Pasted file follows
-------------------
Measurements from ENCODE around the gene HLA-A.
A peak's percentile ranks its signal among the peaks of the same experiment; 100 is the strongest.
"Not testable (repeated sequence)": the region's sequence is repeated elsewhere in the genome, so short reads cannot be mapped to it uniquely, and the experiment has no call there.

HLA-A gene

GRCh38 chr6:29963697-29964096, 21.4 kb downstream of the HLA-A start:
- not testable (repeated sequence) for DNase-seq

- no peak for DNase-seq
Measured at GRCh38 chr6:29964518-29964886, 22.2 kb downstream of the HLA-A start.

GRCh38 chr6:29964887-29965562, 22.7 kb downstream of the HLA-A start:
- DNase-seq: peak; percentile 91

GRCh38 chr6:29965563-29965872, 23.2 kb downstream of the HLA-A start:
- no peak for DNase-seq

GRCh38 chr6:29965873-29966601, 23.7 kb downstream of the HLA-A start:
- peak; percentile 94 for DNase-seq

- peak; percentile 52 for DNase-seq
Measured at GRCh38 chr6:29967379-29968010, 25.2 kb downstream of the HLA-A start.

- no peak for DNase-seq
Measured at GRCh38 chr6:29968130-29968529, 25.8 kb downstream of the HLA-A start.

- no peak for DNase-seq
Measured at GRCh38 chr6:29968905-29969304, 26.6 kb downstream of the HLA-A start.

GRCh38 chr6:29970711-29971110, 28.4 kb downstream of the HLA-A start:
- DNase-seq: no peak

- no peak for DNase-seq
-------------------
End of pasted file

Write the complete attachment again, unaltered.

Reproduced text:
Measurements from ENCODE around the gene HLA-A.
A peak's percentile ranks its signal among the peaks of the same experiment; 100 is the strongest.
"Not testable (repeated sequence)": the region's sequence is repeated elsewhere in the genome, so short reads cannot be mapped to it uniquely, and the experiment has no call there.

HLA-A gene

GRCh38 chr6:29963697-29964096, 21.4 kb downstream of the HLA-A start:
- not testable (repeated sequence) for DNase-seq

- no peak for DNase-seq
Measured at GRCh38 chr6:29964518-29964886, 22.2 kb downstream of the HLA-A start.

GRCh38 chr6:29964887-29965562, 22.7 kb downstream of the HLA-A start:
- DNase-seq: peak; percentile 91

GRCh38 chr6:29965563-29965872, 23.2 kb downstream of the HLA-A start:
- no peak for DNase-seq

GRCh38 chr6:29965873-29966601, 23.7 kb downstream of the HLA-A start:
- peak; percentile 94 for DNase-seq

- peak; percentile 52 for DNase-seq
Measured at GRCh38 chr6:29967379-29968010, 25.2 kb downstream of the HLA-A start.

- no peak for DNase-seq
Measured at GRCh38 chr6:29968130-29968529, 25.8 kb downstream of the HLA-A start.

- no peak for DNase-seq
Measured at GRCh38 chr6:29968905-29969304, 26.6 kb downstream of the HLA-A start.

GRCh38 chr6:29970711-29971110, 28.4 kb downstream of the HLA-A start:
- DNase-seq: no peak

- no peak for DNase-seq